Phosphate removal from wastewaters by a naturally occurring, calcium-rich sepiolite

  • Yin H
  • Yun Y
  • Zhang Y
 et al. 
  • 45


    Mendeley users who have this article in their library.
  • 59


    Citations of this article.


Developing an easily handled and cost-effective phosphate absorbent is crucial for the control of water eutrophication. In this study, a naturally occurring, calcium-rich sepiolite (NOCS) was evaluated for its feasibility as a phosphate absorbent candidate. Batch studies showed that phosphate sorption on NOCS followed a stepwise isotherm for concentrations between 5 and 1000mgP/l, and the phosphate sorption was fitted well by the Freundlich equation. The estimated maximum phosphorus sorption capacity was 32.0mgP/g, which was quite high compared with other natural materials and was comparable to some efficient manmade P absorbents. The NOCS sorption kinetics followed a pseudo-first-order model with an R2value of 0.999. The adsorption of phosphate was highly pH dependent. Phosphate adsorption decreased moderately with increasing pH values from 3.0 to 6.0, and it decreased sharply in alkaline conditions. Ionic strength, sulfate, nitrate and chloride anions had no effects on the phosphate removal capacity of NOCS, but fluoride and bicarbonate anions exerted large effects. Phosphorus fractionation indicated that phosphate removed from the solution was primarily formed as a calcium-bound phosphorus precipitation, which was further confirmed by SEM-EDS analysis. Moreover, phosphate was barely (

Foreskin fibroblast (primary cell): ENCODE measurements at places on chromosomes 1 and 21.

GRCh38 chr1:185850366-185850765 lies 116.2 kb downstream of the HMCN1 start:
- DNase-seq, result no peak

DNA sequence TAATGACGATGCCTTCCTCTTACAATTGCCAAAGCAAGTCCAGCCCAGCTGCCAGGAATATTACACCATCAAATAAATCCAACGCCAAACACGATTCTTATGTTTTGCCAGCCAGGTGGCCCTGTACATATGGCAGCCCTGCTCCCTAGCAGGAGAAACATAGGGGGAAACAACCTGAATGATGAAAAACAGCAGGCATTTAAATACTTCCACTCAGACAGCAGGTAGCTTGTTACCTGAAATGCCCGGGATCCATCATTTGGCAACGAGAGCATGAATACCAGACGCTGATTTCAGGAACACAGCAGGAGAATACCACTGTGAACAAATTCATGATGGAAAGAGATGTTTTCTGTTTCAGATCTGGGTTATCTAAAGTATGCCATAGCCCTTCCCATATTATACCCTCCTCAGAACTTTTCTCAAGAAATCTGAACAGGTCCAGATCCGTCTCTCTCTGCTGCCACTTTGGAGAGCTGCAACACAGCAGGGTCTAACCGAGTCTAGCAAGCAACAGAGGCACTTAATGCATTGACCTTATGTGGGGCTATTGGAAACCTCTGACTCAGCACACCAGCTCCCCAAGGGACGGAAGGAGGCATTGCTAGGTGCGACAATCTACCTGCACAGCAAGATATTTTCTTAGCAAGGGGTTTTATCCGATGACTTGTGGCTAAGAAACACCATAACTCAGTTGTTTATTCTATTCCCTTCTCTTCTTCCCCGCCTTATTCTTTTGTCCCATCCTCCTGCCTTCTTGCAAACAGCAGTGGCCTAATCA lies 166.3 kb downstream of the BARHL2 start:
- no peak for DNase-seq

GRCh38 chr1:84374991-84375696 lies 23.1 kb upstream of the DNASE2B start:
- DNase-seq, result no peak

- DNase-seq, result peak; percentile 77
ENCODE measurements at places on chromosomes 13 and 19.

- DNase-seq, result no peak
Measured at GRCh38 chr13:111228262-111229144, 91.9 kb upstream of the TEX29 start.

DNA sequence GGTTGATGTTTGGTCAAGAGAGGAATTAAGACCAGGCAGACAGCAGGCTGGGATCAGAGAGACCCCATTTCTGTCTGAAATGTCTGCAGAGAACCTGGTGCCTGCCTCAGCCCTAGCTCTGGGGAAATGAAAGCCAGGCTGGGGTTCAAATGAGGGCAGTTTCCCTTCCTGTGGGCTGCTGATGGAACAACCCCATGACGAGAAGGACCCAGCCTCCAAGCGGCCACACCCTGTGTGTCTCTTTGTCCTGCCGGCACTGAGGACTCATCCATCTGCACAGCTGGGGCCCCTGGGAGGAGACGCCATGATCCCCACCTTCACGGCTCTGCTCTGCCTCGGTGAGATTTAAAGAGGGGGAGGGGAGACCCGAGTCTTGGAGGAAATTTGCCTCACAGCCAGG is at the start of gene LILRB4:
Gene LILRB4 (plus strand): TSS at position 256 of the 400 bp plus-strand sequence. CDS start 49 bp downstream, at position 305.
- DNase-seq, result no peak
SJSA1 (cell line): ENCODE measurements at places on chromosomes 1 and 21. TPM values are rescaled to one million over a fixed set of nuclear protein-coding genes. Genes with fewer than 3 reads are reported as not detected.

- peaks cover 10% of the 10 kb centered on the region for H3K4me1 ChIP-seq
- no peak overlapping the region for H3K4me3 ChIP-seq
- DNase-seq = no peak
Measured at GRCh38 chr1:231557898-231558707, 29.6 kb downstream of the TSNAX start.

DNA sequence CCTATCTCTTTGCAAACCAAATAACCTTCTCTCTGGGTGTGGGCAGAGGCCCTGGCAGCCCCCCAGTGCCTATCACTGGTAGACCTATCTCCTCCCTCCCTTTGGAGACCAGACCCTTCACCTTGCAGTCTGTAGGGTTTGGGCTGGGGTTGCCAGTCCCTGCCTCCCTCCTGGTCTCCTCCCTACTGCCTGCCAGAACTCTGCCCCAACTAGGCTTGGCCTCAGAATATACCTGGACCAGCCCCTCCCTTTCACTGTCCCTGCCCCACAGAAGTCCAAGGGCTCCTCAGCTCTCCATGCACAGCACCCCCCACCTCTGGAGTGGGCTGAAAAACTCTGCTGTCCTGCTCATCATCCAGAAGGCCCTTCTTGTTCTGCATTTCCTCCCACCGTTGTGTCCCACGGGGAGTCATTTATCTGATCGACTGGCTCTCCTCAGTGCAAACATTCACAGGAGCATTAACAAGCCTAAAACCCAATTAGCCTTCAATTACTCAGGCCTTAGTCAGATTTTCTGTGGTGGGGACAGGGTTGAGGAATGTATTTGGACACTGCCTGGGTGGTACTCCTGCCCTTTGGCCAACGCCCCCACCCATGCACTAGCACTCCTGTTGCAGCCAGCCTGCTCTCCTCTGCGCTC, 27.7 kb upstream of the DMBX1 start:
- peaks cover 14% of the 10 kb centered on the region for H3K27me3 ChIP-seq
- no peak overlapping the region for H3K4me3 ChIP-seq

Author-supplied keywords

  • Calcium-rich sepiolite
  • Cost-effective
  • Phosphate adsorbent
  • Phosphorus fractionation

Get free article suggestions today

Mendeley saves you time finding and organizing research

Sign up here
Already have an account ?Sign in

Find this document


  • Hongbin YinNanjing Institute of Geography and Limnology, Chinese Academy of Sciences

  • Ye Yun

  • Yinlong Zhang

  • Chengxin Fan

Cite this document

Choose a citation style from the tabs below

Save time finding and organizing research with Mendeley

Sign up for free